The President calls for encouraging reading though ebooks for urban children.  These ebooks would be available through an app that will be developed by the many publishers that have agreed to be a part of this project.  Wonderful!  One problem with this, how will the children access the app if they do not have a smart phone or tablet?  The research  out there which measures such things as television, computer usage and availability, all point to the fact that access to the Internet is limited or next to non existent in urban areas.  One could argue that schools have been providing tablets for their students to take home.  Again in most urban areas if the neighborhoods are failing so are the schools.  In most cases, these urban school districts lack the funds to upgrade their computer labs much less be able to afford a tablet for each student.   Sad but true reality.   Snag (and a huge one) number one for this program.

One of the biggest questions to come to mind is why President Obama seek the consultation of librarians, both in schools and public libraries.  Yes,  the American Librarian Association is working alongside the President's staff in making this initiative a success.  However, the real "war" stories are from the school librarians and children's librarians working in these urban cities who on a daily basis know the frustrations that the children and parents face.  Why isn't the ALA bringing to the President's attention that many of these urban schools have school librarians that are dismal and a staff that is next to non-existent.  Why not come out with the statistics that demonstrate the strong connection of academic achievement and access to a quality school library?  That doesn't seem to enter the big picture of this initiative at all.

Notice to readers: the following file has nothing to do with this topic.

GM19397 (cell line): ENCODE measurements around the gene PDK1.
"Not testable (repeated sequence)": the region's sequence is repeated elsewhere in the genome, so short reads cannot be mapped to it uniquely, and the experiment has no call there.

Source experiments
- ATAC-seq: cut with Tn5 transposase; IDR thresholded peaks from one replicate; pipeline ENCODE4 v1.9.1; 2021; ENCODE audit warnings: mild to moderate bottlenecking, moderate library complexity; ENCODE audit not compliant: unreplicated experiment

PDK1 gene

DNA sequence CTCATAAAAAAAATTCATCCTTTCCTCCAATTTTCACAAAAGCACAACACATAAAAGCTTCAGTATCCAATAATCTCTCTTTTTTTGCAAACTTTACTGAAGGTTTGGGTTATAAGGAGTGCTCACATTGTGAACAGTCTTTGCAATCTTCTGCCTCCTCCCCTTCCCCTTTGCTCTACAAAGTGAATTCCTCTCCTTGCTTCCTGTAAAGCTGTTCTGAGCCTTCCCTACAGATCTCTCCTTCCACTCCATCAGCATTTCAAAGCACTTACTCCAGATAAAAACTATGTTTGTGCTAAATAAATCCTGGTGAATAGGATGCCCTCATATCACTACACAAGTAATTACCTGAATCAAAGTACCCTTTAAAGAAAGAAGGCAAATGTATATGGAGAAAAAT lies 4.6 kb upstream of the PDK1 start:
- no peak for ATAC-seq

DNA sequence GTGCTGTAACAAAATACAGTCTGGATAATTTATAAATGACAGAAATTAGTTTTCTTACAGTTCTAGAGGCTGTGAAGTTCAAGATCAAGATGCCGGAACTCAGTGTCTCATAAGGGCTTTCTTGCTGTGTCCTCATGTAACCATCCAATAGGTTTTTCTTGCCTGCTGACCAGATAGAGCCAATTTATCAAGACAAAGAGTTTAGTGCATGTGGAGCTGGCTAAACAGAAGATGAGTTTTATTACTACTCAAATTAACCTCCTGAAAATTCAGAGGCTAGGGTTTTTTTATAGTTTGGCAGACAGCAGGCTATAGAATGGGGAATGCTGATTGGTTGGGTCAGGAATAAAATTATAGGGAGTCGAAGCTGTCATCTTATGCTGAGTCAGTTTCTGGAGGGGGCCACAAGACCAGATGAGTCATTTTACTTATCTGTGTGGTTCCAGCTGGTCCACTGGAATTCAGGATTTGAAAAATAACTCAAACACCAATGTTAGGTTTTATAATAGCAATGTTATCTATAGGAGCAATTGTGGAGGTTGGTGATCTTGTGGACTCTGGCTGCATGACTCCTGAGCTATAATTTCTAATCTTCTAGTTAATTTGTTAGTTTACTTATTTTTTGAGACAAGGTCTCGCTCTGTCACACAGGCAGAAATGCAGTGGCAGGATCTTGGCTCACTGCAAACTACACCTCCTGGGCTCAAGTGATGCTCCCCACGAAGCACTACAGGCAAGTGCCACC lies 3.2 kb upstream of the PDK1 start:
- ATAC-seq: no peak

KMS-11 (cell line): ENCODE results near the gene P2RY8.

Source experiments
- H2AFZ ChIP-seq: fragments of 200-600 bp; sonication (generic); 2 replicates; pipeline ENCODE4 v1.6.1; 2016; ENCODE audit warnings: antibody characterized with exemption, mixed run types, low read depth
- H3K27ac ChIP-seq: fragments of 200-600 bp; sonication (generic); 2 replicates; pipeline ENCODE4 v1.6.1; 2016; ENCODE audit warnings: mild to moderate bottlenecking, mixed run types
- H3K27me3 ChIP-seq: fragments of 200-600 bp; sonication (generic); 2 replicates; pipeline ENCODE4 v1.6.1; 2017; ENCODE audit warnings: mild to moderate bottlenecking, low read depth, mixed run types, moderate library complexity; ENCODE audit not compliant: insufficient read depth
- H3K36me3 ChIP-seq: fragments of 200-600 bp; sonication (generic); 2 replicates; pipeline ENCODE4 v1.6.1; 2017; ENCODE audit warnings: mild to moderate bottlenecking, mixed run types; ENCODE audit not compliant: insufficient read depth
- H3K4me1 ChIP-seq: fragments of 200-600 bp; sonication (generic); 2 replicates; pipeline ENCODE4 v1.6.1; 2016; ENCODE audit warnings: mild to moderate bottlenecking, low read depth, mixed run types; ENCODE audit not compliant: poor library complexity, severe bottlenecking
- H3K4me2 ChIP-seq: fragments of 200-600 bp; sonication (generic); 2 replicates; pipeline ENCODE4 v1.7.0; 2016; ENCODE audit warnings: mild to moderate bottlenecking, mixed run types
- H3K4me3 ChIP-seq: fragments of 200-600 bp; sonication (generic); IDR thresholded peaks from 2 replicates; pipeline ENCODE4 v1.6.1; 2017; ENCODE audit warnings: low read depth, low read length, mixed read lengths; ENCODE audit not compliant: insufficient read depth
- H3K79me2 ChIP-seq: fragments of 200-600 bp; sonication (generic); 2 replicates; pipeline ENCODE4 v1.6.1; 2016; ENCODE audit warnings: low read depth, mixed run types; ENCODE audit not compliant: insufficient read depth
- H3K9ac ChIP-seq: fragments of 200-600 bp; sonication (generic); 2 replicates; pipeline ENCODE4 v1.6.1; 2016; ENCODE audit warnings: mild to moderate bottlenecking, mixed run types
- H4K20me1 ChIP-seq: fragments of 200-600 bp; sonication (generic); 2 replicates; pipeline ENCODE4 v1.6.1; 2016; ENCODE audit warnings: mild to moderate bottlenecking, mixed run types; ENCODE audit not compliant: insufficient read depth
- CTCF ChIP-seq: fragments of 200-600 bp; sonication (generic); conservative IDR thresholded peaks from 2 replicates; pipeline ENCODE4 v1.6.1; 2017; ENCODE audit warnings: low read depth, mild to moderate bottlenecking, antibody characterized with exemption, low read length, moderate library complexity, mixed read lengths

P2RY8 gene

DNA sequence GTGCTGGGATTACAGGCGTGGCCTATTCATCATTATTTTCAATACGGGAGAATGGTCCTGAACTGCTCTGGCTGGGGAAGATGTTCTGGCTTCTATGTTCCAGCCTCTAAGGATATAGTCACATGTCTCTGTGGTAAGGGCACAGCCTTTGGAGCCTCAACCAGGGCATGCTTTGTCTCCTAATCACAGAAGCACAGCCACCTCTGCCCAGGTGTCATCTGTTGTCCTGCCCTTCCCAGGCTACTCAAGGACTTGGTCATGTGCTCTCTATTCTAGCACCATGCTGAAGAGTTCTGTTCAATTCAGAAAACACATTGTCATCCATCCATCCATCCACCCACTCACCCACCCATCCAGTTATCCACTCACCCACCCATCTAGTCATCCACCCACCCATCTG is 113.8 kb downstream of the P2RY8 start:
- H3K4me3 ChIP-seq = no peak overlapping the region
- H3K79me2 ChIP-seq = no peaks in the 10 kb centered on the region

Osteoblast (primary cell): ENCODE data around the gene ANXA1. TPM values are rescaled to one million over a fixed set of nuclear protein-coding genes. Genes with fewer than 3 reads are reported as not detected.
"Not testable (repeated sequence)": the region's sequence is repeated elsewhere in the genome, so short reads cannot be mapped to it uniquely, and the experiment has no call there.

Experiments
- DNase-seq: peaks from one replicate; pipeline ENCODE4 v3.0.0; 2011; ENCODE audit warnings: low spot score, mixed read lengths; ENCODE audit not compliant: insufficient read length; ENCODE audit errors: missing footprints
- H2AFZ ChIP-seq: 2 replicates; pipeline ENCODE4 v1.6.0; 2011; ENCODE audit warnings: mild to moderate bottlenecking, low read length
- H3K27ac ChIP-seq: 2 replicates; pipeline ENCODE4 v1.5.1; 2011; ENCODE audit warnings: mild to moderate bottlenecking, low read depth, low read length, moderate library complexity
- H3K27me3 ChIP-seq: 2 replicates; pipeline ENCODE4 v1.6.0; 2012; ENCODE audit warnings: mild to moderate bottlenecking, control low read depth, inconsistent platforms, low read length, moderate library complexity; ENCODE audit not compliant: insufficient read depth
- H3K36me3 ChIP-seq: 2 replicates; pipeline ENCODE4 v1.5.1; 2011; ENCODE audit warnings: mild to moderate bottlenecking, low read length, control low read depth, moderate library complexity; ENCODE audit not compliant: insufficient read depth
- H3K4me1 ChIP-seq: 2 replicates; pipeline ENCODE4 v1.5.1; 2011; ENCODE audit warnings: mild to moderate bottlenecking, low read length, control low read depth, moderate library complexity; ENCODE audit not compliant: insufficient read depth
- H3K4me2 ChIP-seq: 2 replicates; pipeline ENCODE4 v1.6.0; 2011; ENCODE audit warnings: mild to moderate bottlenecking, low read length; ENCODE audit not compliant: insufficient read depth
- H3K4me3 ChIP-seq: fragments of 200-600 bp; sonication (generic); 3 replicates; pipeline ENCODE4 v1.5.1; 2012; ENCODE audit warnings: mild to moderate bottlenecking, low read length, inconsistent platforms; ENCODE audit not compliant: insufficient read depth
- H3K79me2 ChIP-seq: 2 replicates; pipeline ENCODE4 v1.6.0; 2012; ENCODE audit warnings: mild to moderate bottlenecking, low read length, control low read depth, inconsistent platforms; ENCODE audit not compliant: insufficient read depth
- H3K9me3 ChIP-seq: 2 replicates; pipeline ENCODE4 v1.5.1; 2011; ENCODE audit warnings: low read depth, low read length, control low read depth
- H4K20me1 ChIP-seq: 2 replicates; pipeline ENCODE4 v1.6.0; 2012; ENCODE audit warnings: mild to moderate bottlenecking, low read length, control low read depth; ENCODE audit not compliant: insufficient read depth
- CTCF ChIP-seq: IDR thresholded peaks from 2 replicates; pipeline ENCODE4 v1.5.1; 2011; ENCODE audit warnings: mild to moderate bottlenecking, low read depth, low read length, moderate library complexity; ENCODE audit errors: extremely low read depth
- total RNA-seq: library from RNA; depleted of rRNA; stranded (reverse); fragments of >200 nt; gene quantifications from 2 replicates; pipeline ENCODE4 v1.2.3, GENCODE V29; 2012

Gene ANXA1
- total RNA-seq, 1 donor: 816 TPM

Finally,  children will learn the love of reading when they are encouraged to read on a daily basis.   Let's face it,  technology is not the "answer" to every problem.  It's a tool but not ultimate answers.    An app on its own will not make a child a better reader.  A book will not do that either.  What helps a child to be a reader is a caring adult, (be it a parent, teacher, librarian or neighbor) who takes the time to share a book.  This means reading to the child, or encouraging a child to read the book and share insights on the story.  It is amazing how books can be wonderful conversations starers and the doorway to learning more about people who read the books.   Seriously, parents if you want to know what your kid is thinking,  share a book with them and discover how your child views their world.

President Obama is correct in the assessment that children in urban cities need help in gaining access to books.  However,  his method is flawed.  Librarians have been fighting the battle to bridge the digital divide and improve reading skills for years.   Just like any fight worth fighting,  it's a slow process of winning one battle at a time.  As Librarian At Large promotes:  Helping Children discover their world one story at a time.    Shouldn't that story should be averrable in any format that helps a child the most?